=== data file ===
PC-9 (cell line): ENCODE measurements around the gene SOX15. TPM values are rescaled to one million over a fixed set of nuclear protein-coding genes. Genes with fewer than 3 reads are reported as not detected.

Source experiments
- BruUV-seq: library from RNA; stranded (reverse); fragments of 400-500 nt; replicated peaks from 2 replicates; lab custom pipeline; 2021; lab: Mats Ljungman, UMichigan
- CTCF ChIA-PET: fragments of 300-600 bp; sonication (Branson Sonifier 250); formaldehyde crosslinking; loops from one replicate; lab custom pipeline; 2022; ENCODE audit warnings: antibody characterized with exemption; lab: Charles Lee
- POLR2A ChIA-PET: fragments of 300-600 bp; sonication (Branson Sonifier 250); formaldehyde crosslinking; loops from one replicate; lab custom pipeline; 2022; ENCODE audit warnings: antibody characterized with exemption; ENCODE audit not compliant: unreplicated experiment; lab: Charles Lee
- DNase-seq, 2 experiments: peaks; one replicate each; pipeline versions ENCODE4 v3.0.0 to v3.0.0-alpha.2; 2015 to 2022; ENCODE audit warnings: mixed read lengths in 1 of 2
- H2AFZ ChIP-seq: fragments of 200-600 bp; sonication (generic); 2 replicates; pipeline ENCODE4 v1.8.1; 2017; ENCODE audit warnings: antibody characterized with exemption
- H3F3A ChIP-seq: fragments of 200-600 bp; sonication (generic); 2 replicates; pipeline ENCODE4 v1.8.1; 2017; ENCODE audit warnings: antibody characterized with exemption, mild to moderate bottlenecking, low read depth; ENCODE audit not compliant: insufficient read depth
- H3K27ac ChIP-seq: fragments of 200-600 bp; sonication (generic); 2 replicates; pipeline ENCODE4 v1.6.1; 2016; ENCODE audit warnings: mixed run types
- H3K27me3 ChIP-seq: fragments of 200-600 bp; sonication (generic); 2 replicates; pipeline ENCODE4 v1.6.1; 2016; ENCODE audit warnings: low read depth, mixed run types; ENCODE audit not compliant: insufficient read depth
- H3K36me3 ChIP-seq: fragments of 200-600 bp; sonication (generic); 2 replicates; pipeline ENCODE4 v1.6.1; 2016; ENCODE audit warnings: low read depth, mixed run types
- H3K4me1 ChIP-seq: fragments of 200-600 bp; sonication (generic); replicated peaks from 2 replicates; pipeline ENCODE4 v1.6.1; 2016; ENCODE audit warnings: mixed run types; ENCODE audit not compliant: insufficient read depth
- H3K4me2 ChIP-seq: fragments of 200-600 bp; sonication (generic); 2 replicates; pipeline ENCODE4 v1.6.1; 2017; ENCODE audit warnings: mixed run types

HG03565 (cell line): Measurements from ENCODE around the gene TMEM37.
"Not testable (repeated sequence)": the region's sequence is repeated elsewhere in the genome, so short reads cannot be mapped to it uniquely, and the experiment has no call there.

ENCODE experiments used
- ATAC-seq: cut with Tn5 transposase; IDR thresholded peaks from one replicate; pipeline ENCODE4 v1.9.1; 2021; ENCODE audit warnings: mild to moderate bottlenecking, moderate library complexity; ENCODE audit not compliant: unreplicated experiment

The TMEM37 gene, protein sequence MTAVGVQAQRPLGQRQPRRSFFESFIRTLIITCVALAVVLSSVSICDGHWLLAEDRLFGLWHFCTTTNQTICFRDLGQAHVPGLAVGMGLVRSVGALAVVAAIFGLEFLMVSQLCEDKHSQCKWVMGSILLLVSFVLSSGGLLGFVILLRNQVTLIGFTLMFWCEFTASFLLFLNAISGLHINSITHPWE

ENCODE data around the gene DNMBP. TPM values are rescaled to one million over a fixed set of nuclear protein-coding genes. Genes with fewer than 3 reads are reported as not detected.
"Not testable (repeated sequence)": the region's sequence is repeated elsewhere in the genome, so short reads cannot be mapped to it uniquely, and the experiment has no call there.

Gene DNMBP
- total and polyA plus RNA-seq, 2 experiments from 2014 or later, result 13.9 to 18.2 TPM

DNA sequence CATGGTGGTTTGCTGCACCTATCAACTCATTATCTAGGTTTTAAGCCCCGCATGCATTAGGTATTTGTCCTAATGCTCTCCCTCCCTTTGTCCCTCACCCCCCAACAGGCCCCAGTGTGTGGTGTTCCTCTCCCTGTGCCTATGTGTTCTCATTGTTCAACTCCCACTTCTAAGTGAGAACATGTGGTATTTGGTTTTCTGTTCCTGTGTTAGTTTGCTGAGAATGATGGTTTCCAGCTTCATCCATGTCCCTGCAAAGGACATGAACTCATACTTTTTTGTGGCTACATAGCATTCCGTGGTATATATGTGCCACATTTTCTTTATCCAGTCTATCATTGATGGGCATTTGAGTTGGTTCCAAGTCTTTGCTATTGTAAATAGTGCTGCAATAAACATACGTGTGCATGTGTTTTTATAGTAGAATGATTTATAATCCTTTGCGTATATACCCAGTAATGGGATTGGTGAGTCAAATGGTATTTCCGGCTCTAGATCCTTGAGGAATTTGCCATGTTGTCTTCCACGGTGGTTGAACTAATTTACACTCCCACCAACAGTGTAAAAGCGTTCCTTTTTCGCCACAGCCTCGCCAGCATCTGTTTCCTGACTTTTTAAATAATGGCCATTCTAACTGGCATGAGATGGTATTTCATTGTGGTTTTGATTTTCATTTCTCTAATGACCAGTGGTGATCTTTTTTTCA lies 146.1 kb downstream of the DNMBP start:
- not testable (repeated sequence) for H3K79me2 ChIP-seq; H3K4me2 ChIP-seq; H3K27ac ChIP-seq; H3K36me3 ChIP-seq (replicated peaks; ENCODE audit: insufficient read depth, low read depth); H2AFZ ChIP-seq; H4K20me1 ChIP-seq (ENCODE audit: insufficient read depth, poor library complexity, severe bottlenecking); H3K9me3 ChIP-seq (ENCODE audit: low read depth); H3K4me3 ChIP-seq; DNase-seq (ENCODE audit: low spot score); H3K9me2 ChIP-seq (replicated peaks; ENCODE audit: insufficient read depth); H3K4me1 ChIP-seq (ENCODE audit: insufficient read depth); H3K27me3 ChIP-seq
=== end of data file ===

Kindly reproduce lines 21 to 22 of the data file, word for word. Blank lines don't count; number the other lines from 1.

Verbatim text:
Gene DNMBP
- total and polyA plus RNA-seq, 2 experiments from 2014 or later, result 13.9 to 18.2 TPM